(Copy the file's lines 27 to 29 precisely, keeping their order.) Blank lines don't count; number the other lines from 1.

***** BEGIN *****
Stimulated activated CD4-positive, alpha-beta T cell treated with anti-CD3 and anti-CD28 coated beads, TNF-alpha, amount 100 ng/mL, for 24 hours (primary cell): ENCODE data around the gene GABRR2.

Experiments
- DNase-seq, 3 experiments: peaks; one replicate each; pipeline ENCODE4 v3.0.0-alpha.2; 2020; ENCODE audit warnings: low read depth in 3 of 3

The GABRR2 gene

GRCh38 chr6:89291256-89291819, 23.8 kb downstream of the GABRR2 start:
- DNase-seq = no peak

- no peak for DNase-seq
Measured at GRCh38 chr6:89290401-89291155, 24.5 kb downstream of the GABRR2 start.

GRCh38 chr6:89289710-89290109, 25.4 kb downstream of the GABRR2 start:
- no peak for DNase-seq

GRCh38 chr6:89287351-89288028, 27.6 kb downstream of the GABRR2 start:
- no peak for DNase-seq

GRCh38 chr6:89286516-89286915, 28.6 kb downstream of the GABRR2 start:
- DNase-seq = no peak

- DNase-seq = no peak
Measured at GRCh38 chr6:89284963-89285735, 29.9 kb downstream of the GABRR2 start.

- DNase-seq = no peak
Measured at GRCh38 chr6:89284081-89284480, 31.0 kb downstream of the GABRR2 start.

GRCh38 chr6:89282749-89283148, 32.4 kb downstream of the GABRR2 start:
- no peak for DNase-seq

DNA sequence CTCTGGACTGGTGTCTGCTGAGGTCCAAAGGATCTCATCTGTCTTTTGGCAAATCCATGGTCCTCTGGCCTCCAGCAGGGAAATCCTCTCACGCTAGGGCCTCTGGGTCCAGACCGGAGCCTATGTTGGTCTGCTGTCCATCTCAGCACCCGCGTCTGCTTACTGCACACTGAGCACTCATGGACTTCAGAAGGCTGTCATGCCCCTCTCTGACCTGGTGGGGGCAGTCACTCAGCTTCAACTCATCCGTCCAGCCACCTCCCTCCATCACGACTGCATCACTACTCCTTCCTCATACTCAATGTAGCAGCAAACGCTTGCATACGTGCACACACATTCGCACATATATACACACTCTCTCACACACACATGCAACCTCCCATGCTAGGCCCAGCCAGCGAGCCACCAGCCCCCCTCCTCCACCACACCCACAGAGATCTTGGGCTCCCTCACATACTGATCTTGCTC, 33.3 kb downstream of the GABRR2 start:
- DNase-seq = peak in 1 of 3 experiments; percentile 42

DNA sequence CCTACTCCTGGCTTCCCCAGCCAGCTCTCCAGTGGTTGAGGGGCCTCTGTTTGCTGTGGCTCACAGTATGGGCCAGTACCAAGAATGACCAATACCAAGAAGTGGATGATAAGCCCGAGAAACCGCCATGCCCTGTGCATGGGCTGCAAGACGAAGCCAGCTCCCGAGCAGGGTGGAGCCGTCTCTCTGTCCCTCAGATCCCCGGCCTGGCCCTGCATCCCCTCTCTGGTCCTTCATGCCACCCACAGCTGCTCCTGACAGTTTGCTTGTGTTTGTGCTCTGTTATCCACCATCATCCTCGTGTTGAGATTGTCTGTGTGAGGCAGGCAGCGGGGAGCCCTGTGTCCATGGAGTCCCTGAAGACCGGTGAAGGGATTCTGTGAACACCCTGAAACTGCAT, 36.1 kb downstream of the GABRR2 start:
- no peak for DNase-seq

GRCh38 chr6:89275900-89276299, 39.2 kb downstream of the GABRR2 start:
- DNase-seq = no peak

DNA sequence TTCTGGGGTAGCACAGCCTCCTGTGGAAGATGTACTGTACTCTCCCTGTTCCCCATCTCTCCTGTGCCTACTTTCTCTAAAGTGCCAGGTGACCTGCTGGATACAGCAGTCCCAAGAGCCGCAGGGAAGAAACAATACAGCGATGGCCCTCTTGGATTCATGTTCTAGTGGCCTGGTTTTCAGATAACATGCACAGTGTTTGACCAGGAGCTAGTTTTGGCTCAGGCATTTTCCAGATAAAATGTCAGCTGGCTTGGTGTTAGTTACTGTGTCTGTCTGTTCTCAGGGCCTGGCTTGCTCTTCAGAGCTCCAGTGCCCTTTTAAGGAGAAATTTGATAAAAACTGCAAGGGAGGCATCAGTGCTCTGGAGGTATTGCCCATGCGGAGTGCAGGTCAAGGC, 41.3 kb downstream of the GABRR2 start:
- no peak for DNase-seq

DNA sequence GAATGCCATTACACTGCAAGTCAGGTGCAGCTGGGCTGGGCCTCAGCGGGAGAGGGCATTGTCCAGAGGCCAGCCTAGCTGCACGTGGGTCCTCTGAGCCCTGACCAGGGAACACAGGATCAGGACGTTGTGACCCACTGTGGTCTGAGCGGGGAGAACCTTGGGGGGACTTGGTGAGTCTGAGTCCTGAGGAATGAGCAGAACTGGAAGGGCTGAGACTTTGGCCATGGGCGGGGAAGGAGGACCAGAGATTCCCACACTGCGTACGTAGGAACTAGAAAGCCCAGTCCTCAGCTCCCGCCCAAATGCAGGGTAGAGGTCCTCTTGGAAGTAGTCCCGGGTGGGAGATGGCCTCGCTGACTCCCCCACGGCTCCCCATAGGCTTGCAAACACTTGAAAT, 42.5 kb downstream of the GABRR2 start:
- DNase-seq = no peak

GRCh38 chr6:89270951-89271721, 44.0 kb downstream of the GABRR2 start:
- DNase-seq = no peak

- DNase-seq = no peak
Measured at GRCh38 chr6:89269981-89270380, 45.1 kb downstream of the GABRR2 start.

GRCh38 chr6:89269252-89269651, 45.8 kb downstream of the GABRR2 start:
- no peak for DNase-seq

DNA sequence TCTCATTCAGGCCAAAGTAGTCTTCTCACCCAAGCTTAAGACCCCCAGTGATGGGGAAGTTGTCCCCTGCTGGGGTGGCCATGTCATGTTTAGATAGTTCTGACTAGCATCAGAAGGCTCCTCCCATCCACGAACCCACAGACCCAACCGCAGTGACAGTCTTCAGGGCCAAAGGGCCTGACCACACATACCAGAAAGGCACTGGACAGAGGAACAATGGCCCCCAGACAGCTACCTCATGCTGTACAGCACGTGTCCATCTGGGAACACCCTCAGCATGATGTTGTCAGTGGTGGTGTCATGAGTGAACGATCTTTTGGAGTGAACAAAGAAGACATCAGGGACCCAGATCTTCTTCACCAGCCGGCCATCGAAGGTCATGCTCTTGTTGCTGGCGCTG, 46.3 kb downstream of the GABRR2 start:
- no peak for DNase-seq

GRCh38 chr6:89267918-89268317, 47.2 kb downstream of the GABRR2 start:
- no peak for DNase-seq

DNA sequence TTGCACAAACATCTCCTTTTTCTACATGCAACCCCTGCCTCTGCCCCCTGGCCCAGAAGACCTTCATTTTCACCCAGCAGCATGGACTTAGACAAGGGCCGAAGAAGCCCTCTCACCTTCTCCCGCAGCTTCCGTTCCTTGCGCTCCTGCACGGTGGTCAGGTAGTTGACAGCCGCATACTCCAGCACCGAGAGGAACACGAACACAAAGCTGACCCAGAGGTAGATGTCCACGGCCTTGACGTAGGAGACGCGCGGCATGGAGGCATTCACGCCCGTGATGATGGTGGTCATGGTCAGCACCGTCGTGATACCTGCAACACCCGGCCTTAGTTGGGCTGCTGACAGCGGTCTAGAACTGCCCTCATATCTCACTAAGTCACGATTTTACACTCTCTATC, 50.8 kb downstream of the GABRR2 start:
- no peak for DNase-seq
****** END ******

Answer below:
DNA sequence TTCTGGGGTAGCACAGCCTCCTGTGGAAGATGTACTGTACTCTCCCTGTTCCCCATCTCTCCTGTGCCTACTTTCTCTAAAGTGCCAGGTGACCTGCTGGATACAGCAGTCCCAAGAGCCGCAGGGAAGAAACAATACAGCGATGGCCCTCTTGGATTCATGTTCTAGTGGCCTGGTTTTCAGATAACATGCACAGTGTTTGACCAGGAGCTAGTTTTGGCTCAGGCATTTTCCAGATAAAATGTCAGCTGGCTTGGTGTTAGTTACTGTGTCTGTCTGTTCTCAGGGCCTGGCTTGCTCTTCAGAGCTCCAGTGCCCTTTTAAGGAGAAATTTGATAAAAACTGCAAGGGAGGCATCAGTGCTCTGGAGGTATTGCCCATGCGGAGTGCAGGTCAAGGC, 41.3 kb downstream of the GABRR2 start:
- no peak for DNase-seq

DNA sequence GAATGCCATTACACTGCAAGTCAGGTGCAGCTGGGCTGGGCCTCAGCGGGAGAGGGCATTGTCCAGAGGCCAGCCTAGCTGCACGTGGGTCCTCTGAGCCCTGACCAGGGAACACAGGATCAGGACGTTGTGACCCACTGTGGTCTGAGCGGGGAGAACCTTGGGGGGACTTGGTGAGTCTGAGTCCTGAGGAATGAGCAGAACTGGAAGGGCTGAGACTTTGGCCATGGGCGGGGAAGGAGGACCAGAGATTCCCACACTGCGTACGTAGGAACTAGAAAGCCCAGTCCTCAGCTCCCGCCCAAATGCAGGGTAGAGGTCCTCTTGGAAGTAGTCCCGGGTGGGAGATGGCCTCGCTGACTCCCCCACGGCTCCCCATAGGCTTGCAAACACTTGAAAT, 42.5 kb downstream of the GABRR2 start: